The expedition leader in discussion with the team members and sherpas manages the day to day running of the expedition. The sherpas carry the majority of the equipment to establish the camps leaving us to familiarize ourselves with the mountain and get more acclimatized, a long process. There are several different methods to ready for yourself for the summit bid, we will discuss them in detail on the mountain.

The basic plan is to spend 3-4 days at ABC then take a 6-7 day trip up on the mountain sleeping as high as Camp 2, 7100m. Logistically, it takes some sound preparation and organization to ensure all the camps are set up with the appropriate supplies. Then we need a window of good weather for the summit attempt and often this is a waiting game.

From Camp 3, 7500m, we have a spectacular view that stretches way into the distance to the north and also we can see Everest and Cho Oyu.

Summit route options

Summit day means a very early start. The best route to the true summit is crossing the face (in green above, and the picture to the right) but we judge at the time whether this is safe.

The route in yellow goes first to the Central summit, which we must fix ropes to. From there to the true summit is a knife-edged ridge that is rarely in condition for traversing, although it is only nasty for less than a rope length.

The other possibility is a new route (in blue): from Camp 3 we descend a little onto a broad plateau and will probably have to put a camp there. The slopes from there on are moderate although there are a few crevasses.

Once we have summitted we clear the mountain of our gear and rubbish and head out. We are likely to summit prior to day 39 but have plenty of time to wait out for the best conditions.

37-38 - cleaning the mountain

It takes several days to clear all the camps, and bring all our rubbish down.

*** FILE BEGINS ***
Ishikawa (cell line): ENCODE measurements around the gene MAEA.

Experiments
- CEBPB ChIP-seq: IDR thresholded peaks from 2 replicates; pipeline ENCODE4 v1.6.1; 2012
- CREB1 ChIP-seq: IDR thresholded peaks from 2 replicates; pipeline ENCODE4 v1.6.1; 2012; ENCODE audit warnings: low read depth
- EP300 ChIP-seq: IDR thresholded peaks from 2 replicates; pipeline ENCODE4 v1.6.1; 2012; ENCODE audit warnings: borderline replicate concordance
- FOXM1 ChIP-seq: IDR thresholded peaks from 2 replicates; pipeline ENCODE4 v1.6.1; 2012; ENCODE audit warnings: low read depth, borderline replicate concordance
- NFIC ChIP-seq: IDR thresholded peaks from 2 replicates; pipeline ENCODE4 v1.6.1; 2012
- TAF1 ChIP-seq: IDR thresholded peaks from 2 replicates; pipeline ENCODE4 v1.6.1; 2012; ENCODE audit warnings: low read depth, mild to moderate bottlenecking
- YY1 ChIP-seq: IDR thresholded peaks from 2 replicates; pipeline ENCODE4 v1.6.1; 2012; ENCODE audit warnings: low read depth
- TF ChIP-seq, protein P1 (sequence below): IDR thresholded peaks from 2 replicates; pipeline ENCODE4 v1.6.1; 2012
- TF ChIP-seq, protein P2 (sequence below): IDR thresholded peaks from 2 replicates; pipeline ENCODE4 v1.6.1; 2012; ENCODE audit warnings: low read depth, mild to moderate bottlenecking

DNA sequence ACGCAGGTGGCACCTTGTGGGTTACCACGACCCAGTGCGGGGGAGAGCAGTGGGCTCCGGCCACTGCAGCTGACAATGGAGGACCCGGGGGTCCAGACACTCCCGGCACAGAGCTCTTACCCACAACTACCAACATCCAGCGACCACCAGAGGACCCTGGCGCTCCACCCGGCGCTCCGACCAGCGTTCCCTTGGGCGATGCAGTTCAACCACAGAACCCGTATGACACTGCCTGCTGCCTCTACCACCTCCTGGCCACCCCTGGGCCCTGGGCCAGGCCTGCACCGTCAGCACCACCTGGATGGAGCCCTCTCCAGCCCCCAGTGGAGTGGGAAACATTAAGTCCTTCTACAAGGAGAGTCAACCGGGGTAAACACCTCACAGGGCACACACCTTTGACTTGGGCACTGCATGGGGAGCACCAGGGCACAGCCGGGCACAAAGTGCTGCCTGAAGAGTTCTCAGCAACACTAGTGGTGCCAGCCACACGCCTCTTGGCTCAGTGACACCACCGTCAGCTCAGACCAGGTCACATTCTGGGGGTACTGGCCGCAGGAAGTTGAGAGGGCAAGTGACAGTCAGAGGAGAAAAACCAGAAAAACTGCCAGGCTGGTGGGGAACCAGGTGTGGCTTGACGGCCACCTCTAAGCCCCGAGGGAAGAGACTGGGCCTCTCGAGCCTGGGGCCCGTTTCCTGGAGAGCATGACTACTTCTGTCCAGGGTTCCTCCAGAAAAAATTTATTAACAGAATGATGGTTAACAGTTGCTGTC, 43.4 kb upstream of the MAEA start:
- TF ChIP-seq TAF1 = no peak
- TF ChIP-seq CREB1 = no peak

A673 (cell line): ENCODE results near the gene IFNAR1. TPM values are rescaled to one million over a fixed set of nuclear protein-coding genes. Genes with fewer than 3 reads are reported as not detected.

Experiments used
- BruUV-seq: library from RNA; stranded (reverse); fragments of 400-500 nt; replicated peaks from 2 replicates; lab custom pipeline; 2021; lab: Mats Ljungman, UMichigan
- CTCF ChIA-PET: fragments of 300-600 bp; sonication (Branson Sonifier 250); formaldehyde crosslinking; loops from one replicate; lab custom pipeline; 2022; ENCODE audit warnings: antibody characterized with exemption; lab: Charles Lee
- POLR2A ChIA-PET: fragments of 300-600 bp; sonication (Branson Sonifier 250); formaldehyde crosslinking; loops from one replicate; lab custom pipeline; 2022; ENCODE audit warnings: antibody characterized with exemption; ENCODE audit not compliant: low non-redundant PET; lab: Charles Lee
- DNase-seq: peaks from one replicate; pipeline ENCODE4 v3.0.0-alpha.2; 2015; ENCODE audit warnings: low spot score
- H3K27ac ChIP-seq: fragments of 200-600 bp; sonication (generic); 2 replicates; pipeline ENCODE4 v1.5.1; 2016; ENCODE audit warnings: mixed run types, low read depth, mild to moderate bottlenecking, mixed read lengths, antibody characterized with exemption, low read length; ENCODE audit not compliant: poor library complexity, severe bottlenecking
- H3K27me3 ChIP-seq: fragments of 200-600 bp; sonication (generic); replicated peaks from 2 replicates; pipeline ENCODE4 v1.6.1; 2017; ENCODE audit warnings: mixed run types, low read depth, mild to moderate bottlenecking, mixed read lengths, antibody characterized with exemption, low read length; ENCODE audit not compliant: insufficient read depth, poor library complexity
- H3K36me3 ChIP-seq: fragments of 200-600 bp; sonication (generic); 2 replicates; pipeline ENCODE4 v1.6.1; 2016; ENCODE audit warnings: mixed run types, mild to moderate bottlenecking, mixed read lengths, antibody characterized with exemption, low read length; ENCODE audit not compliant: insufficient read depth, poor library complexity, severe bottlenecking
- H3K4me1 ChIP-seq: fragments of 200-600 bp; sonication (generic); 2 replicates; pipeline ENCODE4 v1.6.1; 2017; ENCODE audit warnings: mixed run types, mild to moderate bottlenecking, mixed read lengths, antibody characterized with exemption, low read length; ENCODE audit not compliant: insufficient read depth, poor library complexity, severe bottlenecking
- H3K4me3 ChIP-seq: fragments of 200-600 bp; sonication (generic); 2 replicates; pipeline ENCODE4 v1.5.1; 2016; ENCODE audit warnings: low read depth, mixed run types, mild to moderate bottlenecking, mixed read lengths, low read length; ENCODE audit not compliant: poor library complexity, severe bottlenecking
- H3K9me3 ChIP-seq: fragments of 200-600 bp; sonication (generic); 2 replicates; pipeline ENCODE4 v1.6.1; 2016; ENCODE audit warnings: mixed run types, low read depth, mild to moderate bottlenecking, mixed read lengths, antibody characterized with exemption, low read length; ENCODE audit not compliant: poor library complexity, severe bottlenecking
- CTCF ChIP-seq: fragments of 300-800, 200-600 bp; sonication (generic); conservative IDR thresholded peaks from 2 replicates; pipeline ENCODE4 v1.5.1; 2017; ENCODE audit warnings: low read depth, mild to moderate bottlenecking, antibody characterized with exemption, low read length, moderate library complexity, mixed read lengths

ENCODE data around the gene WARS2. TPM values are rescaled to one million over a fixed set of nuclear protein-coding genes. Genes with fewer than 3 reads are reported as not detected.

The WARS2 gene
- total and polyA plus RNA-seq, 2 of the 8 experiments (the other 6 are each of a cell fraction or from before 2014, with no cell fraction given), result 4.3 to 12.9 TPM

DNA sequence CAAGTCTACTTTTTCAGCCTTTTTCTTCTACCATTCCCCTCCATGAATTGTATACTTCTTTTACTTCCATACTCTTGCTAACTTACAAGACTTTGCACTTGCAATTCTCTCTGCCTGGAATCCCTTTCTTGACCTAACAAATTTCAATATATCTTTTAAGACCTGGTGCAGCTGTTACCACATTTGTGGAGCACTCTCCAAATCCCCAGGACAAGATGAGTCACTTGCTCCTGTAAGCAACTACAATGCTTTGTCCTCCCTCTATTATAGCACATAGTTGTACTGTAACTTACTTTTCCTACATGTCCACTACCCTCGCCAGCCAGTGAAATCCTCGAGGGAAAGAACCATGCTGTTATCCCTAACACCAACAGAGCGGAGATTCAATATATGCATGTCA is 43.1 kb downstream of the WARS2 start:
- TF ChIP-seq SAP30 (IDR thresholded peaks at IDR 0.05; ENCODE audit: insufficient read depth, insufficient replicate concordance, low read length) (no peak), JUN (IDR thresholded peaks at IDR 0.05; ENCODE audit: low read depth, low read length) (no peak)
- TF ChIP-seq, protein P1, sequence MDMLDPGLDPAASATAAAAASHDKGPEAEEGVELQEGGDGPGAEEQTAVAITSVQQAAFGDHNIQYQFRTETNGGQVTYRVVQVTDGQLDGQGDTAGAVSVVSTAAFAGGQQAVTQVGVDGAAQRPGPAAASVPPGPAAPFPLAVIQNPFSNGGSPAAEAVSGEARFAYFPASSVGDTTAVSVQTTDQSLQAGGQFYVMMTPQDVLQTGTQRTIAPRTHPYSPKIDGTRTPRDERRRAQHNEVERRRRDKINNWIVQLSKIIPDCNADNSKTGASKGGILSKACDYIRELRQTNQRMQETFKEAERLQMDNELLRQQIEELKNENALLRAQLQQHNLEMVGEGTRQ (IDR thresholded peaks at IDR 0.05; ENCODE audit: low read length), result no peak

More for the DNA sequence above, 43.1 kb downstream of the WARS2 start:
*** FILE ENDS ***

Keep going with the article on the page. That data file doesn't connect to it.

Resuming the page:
39 - packing ABC

More packing! Occasionally we can arrange for the climbers to leave ahead of the expedition leader and sherpas. We judge at the time.

40 - trek BC, drive Nyalam/Zhangmu

We pack everything else for the yaks to hump down. The idea is to trek to BC then get the truck and Landcruisers there in the afternoon, heading to Nyalam or even Zhangmu. Back to thicker air!

41 - drive Kathmandu

We should arrive in Kathmandu late afternoon or evening ready to enjoy the good restaurants.

Day 42 - Kathmandu

Time for a good relaxing and shopping and to celebrate the expedition.

Day 43 - departure

Basically our expedition lasts as long as it takes to summit. We should be back to Kathmandu by this time and so plan your departure around this time.


Best balance between quality and value

Plenty of Shishapangma experience

Great sherpa team

All-inclusive, and includes Lhasa

Small teams

2012 dates

21 Apr-2 June, 43 days


US$15,950 overland

* US$15,000 if booked by 31 Dec

Optional Lhasa start: US$1200

Deposit: $5000

Arrival hotel

Hotel Shakti

tel: 01 441 0121, 442 9508

backup hotel: Hotel Thamel

Local office contact

Happyfeet Travels

Nima Sherpa

tel +977 1 442 3656 9am-6pm

Our service includes

Airport transfers

5 nights 3 star hotel in Kathmandu, single with breakfast, in the heart of Thamel

All group transportation by private vehicle

Entrance fees and permits as needed

Chinese visa and all permits

Kathmandu-Lhasa flight

on expedition:

BC, ABC and mountain services

email, walkie talkies, all meals, all tents,

charging for cameras etc

Chinese visa, permits etc